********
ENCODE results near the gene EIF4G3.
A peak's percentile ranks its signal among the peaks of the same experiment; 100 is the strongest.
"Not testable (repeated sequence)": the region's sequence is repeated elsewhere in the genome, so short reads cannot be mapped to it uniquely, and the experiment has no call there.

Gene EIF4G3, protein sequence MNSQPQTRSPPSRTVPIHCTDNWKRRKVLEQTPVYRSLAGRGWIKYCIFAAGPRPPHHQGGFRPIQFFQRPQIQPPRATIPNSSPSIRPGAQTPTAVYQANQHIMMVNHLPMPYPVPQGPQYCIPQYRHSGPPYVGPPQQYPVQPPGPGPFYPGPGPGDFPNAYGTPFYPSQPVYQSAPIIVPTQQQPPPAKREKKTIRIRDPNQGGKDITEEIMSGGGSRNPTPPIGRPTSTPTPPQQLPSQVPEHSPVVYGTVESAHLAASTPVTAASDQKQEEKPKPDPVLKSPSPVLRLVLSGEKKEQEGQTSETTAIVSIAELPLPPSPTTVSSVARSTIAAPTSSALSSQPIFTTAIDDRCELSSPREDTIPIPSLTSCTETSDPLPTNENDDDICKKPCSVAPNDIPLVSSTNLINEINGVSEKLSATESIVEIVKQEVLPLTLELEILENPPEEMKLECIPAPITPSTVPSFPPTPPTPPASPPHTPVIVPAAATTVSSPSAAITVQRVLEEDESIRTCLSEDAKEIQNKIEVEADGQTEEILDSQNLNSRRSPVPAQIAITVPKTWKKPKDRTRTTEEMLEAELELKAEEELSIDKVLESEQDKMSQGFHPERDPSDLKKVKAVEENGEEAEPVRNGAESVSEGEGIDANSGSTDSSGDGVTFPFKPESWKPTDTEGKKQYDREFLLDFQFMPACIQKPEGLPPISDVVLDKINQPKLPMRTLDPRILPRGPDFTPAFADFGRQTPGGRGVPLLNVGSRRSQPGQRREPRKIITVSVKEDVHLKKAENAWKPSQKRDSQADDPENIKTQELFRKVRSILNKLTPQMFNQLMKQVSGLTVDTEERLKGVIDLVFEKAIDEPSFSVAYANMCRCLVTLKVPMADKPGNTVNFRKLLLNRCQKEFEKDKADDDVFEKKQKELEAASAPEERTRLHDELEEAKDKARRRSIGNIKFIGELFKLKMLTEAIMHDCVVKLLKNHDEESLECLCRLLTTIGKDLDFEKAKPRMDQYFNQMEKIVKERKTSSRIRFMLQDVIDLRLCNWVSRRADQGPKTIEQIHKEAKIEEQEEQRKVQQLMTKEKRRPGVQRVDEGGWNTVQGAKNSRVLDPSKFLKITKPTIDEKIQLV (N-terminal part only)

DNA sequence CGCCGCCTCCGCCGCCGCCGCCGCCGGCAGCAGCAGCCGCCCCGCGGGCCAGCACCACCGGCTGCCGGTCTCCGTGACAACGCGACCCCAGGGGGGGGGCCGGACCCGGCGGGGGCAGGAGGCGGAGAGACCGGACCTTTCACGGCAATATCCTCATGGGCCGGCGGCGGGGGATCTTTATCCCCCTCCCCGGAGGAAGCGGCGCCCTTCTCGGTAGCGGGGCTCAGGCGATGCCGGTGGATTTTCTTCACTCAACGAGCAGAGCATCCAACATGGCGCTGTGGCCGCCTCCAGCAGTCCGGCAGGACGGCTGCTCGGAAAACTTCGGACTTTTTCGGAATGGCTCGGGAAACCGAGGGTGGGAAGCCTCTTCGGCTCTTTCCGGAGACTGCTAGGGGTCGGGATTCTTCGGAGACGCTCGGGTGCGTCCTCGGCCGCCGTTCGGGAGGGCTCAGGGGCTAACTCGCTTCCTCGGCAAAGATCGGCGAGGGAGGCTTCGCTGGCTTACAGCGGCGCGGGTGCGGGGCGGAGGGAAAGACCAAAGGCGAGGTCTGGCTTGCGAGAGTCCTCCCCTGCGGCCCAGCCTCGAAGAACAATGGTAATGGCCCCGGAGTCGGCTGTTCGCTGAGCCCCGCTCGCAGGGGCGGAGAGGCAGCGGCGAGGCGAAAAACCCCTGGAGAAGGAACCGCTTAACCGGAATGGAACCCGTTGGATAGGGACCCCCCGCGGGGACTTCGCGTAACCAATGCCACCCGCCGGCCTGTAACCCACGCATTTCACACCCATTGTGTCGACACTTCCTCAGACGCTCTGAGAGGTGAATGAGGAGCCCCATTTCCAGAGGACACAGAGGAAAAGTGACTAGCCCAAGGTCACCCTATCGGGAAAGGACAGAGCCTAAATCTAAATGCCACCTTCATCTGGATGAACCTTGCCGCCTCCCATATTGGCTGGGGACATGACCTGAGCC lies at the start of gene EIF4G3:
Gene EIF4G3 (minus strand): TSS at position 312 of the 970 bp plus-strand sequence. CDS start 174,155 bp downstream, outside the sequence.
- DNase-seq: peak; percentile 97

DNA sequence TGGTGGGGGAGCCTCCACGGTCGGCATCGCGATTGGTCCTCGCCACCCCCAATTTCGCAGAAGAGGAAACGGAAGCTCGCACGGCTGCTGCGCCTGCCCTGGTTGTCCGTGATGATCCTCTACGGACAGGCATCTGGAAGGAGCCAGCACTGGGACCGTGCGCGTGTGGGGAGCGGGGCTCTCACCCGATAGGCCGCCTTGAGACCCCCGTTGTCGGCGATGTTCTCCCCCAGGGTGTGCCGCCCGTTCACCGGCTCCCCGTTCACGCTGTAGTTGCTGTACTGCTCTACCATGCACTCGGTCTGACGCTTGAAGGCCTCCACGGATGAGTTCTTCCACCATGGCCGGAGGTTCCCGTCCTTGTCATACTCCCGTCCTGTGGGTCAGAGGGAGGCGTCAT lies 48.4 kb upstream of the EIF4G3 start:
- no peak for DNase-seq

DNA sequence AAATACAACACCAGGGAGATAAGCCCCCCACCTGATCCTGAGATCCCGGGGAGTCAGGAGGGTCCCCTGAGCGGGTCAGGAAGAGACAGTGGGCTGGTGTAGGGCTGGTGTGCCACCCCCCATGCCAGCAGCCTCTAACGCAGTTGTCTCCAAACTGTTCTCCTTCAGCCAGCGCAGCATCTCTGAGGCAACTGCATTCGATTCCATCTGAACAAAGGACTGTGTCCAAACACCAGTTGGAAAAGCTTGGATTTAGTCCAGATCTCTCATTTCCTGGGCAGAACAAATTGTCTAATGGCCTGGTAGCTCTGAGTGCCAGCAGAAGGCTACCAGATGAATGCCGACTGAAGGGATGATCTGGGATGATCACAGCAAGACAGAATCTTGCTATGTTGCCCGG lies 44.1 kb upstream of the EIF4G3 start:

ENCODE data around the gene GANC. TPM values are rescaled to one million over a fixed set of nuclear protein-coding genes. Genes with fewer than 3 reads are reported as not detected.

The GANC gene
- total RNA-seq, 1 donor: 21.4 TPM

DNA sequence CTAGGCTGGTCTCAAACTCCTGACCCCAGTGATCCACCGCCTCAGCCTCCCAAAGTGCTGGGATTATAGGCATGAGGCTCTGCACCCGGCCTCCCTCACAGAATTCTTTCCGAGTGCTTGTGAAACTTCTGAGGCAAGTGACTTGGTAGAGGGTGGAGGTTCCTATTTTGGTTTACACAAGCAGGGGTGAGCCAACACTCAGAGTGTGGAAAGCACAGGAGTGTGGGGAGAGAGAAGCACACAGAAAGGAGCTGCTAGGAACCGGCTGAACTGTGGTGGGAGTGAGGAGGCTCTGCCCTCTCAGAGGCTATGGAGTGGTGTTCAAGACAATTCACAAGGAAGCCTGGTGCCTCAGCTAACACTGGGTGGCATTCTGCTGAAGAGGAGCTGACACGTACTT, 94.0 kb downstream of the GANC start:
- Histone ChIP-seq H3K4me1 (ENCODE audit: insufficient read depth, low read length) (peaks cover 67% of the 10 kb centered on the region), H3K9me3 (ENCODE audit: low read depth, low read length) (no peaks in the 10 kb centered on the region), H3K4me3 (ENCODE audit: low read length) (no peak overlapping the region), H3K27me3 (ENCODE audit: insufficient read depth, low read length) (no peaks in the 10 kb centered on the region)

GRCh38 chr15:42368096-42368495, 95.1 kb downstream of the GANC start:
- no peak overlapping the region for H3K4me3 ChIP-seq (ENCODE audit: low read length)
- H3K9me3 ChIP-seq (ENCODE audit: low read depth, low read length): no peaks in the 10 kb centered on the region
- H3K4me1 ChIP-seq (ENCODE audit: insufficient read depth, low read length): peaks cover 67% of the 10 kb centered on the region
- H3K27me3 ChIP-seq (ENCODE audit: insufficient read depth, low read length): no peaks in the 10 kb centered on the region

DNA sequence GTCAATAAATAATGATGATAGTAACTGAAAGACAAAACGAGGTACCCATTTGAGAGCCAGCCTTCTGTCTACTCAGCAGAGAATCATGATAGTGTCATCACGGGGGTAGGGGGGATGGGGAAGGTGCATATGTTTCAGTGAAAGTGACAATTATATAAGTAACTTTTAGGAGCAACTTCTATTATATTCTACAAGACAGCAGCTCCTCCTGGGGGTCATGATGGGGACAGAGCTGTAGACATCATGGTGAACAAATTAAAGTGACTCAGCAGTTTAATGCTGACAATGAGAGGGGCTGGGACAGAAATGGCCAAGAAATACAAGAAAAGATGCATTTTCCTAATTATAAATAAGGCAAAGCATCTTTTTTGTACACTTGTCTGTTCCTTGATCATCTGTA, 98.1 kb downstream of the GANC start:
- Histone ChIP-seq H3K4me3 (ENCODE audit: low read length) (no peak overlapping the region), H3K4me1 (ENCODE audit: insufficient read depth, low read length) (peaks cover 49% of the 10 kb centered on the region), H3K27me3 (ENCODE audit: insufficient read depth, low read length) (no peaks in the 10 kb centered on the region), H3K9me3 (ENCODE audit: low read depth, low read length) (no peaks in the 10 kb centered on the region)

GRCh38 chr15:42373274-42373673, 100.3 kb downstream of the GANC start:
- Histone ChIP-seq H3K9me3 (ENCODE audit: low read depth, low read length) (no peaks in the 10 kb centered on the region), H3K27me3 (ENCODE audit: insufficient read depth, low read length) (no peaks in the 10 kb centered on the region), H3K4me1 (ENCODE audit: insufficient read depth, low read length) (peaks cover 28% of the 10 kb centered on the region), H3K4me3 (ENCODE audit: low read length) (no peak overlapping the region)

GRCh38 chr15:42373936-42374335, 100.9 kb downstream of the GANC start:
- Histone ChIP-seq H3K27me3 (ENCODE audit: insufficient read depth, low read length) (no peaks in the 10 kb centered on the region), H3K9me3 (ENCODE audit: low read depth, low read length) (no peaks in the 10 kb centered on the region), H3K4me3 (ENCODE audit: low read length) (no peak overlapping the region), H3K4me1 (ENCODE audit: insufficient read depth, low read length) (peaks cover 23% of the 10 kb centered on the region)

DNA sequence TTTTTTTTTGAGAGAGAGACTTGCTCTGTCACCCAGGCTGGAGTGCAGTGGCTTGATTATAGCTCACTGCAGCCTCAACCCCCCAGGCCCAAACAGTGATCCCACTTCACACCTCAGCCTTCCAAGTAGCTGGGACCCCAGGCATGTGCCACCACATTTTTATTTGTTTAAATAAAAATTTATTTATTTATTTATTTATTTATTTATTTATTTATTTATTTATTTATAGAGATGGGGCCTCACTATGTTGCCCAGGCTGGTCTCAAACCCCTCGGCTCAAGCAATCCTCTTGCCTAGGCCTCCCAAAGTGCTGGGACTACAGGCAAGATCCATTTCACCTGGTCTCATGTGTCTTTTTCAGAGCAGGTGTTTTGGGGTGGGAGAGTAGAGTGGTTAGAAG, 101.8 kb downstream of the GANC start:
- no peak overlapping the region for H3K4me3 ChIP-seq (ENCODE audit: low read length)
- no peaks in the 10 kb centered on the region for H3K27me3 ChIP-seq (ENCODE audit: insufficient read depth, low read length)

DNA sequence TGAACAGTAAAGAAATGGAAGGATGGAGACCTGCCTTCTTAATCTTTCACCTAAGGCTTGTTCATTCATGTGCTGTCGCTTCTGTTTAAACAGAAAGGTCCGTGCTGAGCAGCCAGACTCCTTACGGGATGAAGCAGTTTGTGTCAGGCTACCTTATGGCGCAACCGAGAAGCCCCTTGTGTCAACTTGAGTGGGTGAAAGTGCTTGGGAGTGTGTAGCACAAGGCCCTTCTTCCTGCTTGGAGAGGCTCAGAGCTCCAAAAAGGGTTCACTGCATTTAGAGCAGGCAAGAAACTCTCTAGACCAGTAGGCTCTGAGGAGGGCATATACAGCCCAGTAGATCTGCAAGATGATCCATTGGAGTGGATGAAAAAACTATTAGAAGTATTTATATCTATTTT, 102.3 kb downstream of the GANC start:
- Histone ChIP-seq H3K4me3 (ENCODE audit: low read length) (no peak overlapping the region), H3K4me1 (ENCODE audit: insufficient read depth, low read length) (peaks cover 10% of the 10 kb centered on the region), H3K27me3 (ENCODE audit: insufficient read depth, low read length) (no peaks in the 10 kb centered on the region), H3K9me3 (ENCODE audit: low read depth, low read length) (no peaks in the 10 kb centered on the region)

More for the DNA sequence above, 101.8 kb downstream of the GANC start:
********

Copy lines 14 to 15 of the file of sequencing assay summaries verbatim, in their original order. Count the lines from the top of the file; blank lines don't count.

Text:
DNA sequence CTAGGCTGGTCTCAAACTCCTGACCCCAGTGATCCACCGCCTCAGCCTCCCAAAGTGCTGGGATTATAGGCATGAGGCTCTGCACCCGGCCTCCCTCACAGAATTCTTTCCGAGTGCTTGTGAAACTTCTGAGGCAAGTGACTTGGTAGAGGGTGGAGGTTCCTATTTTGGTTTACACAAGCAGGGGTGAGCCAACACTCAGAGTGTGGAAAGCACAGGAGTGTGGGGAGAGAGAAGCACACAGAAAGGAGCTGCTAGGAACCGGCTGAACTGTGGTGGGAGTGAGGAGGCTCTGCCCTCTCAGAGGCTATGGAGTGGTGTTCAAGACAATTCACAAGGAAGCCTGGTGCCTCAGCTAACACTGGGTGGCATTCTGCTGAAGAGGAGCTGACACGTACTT, 94.0 kb downstream of the GANC start:
- Histone ChIP-seq H3K4me1 (ENCODE audit: insufficient read depth, low read length) (peaks cover 67% of the 10 kb centered on the region), H3K9me3 (ENCODE audit: low read depth, low read length) (no peaks in the 10 kb centered on the region), H3K4me3 (ENCODE audit: low read length) (no peak overlapping the region), H3K27me3 (ENCODE audit: insufficient read depth, low read length) (no peaks in the 10 kb centered on the region)